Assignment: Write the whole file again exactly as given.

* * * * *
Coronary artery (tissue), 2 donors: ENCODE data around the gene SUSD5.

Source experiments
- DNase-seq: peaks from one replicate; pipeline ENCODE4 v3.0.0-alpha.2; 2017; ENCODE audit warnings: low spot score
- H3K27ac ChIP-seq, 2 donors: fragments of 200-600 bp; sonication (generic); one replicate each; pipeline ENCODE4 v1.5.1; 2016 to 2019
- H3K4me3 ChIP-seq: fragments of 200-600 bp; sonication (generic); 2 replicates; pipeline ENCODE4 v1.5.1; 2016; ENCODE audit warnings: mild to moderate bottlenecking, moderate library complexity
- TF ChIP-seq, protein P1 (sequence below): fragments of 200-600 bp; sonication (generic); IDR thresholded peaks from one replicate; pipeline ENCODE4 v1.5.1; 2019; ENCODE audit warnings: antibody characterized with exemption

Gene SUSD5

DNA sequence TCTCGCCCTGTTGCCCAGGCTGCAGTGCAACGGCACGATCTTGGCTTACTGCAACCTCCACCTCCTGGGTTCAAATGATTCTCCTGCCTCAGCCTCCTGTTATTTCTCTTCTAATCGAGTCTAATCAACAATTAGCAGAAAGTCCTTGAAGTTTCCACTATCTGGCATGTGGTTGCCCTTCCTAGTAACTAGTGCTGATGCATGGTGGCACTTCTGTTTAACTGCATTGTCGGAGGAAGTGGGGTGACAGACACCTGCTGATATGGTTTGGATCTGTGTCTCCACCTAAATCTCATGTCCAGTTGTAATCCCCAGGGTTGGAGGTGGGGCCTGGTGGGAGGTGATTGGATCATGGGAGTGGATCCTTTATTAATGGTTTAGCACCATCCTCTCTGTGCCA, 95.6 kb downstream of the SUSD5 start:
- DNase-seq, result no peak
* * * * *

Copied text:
Coronary artery (tissue), 2 donors: ENCODE data around the gene SUSD5.

Source experiments
- DNase-seq: peaks from one replicate; pipeline ENCODE4 v3.0.0-alpha.2; 2017; ENCODE audit warnings: low spot score
- H3K27ac ChIP-seq, 2 donors: fragments of 200-600 bp; sonication (generic); one replicate each; pipeline ENCODE4 v1.5.1; 2016 to 2019
- H3K4me3 ChIP-seq: fragments of 200-600 bp; sonication (generic); 2 replicates; pipeline ENCODE4 v1.5.1; 2016; ENCODE audit warnings: mild to moderate bottlenecking, moderate library complexity
- TF ChIP-seq, protein P1 (sequence below): fragments of 200-600 bp; sonication (generic); IDR thresholded peaks from one replicate; pipeline ENCODE4 v1.5.1; 2019; ENCODE audit warnings: antibody characterized with exemption

Gene SUSD5

DNA sequence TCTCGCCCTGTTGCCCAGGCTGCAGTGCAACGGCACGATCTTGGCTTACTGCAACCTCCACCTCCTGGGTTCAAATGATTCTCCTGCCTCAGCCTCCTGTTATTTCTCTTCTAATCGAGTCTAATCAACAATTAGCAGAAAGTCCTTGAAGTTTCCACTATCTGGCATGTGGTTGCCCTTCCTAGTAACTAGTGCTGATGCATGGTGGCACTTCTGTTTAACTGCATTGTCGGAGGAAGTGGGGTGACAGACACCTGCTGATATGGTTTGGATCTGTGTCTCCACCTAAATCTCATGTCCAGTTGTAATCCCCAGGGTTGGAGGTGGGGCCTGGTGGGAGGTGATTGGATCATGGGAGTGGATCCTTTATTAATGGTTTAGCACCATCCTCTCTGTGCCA, 95.6 kb downstream of the SUSD5 start:
- DNase-seq, result no peak